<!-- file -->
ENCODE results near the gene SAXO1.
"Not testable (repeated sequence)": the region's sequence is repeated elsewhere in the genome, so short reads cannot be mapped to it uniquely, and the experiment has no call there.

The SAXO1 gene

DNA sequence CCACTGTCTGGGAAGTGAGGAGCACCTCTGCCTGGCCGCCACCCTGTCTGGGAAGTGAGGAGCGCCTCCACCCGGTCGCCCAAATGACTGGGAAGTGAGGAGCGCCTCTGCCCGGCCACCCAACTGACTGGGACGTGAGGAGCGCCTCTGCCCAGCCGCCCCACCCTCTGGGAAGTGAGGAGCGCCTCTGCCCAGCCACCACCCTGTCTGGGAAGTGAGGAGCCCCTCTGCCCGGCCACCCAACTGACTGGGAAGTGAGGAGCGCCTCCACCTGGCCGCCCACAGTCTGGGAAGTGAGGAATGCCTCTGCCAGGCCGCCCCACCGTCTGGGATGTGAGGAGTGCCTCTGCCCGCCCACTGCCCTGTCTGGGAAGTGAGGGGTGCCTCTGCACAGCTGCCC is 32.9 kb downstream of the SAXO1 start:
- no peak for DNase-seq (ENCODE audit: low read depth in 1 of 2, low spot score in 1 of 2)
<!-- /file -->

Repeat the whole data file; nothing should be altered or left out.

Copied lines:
ENCODE results near the gene SAXO1.
"Not testable (repeated sequence)": the region's sequence is repeated elsewhere in the genome, so short reads cannot be mapped to it uniquely, and the experiment has no call there.

The SAXO1 gene

DNA sequence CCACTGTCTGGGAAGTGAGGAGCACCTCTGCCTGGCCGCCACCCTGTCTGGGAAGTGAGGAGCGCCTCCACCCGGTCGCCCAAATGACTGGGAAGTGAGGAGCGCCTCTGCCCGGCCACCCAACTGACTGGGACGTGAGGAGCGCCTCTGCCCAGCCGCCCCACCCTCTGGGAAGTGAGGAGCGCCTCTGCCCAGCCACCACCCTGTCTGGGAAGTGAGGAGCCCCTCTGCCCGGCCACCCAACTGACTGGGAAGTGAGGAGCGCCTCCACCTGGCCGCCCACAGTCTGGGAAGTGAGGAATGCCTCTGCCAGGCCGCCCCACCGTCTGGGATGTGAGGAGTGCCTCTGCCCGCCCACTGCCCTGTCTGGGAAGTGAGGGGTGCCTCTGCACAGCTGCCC is 32.9 kb downstream of the SAXO1 start:
- no peak for DNase-seq (ENCODE audit: low read depth in 1 of 2, low spot score in 1 of 2)